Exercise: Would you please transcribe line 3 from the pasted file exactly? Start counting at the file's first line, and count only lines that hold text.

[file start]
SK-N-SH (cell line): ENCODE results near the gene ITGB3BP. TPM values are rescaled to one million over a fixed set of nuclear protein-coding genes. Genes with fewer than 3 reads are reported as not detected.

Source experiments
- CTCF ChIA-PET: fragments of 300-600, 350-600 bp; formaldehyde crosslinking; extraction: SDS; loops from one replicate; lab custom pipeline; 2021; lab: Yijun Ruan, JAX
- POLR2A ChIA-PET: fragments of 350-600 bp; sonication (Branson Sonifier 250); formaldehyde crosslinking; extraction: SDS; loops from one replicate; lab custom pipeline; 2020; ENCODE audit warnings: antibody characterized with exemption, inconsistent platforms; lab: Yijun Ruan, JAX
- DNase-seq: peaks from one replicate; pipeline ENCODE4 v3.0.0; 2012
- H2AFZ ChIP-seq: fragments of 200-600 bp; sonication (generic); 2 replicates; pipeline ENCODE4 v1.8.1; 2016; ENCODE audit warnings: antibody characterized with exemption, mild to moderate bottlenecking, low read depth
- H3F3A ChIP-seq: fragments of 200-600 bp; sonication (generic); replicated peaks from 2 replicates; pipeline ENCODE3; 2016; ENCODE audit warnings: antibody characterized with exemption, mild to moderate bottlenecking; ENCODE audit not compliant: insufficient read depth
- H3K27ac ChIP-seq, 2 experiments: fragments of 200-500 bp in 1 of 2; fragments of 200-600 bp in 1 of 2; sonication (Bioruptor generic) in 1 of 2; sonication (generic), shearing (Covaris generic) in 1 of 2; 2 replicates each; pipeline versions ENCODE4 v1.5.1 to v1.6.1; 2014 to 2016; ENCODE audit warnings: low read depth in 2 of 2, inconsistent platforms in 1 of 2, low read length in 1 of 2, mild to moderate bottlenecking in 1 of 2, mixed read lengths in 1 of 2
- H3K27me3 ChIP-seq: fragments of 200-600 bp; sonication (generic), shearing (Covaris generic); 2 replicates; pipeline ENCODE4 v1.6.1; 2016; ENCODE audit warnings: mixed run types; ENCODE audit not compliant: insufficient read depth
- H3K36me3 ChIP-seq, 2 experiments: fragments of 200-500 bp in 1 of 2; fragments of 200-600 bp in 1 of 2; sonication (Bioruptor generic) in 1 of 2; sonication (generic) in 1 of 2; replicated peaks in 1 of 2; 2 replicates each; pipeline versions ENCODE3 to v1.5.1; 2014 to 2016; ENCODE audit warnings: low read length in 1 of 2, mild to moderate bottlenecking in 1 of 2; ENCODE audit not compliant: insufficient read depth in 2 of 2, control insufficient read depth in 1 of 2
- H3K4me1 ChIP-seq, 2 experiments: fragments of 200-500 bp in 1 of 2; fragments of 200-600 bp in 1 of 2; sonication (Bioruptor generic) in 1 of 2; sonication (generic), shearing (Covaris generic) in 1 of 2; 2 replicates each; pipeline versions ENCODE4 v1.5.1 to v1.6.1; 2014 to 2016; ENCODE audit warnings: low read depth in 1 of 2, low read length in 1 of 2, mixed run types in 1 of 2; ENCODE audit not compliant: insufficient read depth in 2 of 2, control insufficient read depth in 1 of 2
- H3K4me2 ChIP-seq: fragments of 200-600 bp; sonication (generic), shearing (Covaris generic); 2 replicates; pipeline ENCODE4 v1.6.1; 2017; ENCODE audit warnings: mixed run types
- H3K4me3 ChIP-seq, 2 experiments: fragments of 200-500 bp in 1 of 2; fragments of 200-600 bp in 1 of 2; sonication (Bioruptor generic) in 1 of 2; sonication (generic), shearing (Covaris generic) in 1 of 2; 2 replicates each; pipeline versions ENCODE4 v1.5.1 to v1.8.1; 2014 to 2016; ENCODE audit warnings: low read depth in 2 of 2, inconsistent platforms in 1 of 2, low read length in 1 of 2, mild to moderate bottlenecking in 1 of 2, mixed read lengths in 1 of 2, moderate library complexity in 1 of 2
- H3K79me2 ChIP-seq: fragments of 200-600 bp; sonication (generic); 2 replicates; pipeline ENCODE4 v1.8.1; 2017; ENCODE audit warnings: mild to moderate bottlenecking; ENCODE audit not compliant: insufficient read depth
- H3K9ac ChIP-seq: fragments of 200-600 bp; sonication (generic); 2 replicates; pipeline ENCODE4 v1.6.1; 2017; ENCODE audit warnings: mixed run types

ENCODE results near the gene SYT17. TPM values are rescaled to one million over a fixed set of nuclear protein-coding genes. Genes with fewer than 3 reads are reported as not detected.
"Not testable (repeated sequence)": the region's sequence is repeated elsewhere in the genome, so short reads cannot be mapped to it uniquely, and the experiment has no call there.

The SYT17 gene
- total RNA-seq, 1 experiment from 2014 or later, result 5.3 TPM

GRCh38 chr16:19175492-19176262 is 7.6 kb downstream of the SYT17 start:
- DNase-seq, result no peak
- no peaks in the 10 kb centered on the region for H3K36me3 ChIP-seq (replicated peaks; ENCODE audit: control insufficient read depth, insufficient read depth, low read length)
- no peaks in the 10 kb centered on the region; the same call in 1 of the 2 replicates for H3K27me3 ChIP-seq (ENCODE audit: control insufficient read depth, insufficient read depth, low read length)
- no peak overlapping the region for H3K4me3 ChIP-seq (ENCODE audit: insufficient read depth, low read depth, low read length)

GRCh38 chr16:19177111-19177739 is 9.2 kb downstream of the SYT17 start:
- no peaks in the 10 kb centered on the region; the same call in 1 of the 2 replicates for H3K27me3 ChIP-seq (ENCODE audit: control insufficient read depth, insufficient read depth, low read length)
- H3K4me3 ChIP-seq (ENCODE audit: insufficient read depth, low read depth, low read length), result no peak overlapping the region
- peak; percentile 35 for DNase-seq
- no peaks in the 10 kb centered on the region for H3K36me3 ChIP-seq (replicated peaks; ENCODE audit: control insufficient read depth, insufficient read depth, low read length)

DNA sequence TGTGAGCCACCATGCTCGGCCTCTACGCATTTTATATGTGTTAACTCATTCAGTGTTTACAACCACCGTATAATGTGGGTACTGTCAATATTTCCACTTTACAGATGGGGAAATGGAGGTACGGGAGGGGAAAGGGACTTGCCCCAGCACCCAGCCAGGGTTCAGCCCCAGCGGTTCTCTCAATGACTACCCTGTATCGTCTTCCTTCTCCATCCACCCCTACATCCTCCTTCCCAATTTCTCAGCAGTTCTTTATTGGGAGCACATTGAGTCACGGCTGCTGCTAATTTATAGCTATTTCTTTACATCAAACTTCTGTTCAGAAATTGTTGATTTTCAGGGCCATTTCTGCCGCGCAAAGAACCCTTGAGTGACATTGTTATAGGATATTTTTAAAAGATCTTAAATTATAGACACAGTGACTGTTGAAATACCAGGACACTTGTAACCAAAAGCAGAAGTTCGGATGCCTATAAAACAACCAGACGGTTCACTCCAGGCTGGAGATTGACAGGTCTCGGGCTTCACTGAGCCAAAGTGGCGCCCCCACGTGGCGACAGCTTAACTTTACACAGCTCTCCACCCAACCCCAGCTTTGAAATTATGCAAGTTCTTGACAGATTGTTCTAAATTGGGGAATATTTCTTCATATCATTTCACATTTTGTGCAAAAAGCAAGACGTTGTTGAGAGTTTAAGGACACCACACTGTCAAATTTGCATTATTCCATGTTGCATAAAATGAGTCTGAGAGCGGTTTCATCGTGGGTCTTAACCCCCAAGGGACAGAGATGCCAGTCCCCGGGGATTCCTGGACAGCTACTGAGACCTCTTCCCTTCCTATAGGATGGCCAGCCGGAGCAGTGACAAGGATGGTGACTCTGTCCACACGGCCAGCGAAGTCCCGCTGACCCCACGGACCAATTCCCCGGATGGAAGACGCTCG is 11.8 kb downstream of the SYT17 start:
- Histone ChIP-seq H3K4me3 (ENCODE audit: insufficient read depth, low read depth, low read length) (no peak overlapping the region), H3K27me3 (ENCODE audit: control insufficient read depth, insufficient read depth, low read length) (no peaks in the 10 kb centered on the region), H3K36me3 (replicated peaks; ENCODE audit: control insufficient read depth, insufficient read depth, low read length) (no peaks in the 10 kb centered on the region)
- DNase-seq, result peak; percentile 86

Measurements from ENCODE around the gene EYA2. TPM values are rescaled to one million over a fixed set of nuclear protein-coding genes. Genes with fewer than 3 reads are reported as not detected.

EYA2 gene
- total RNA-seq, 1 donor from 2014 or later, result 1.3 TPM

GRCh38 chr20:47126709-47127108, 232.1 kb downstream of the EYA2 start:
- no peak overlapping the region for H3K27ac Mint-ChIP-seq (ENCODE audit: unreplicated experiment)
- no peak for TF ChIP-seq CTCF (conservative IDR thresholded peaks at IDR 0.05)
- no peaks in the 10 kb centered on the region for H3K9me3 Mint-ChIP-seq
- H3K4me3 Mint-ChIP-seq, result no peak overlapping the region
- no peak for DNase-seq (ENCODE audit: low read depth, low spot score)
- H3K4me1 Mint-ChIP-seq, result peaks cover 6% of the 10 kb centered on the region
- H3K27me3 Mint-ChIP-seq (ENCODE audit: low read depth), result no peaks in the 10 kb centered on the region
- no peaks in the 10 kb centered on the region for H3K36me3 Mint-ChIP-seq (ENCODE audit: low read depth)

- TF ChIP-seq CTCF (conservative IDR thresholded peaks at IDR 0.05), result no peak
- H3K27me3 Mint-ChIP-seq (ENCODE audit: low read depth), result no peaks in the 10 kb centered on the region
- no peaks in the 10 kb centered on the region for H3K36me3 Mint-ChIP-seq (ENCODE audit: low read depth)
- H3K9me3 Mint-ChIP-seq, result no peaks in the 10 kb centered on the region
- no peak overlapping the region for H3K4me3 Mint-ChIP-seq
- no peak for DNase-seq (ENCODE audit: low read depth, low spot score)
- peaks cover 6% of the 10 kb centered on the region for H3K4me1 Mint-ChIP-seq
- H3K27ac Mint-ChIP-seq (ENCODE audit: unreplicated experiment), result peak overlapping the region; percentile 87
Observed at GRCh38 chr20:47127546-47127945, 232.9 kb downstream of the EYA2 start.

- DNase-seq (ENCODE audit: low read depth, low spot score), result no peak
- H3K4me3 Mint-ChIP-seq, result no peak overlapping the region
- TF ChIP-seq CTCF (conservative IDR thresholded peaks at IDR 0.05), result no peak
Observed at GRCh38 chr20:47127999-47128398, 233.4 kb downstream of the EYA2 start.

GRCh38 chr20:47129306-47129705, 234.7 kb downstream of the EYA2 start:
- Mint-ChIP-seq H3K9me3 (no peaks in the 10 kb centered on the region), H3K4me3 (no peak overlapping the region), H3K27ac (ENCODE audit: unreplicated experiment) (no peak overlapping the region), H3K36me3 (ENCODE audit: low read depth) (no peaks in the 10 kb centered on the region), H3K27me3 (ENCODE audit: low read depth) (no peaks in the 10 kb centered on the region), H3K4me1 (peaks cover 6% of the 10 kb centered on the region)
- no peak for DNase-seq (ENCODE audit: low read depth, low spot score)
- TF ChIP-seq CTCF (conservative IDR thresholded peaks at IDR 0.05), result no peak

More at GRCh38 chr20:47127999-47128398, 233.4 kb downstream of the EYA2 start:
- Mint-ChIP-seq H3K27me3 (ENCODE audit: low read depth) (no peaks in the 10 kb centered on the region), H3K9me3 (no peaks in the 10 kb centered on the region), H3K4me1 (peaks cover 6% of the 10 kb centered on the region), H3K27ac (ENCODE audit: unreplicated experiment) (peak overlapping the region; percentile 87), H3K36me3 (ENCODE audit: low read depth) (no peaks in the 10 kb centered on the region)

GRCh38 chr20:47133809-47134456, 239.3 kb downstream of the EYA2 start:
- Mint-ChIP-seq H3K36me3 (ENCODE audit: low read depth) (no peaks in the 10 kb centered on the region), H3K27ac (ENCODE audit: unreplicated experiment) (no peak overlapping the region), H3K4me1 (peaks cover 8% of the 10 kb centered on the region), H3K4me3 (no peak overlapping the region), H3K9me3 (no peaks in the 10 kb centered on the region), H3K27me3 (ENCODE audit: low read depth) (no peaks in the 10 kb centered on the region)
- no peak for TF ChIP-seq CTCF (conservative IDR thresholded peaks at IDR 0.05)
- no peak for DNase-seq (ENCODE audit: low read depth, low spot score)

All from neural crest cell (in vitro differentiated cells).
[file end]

- CTCF ChIA-PET: fragments of 300-600, 350-600 bp; formaldehyde crosslinking; extraction: SDS; loops from one replicate; lab custom pipeline; 2021; lab: Yijun Ruan, JAX